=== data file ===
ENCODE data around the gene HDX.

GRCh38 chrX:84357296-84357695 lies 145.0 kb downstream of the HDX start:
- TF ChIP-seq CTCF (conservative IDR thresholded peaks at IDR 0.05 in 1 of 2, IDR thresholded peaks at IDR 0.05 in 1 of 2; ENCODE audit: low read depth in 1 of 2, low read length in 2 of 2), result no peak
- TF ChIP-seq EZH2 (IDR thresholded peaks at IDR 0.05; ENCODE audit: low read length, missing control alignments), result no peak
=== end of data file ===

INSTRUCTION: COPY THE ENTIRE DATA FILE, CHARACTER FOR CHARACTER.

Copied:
ENCODE data around the gene HDX.

GRCh38 chrX:84357296-84357695 lies 145.0 kb downstream of the HDX start:
- TF ChIP-seq CTCF (conservative IDR thresholded peaks at IDR 0.05 in 1 of 2, IDR thresholded peaks at IDR 0.05 in 1 of 2; ENCODE audit: low read depth in 1 of 2, low read length in 2 of 2), result no peak
- TF ChIP-seq EZH2 (IDR thresholded peaks at IDR 0.05; ENCODE audit: low read length, missing control alignments), result no peak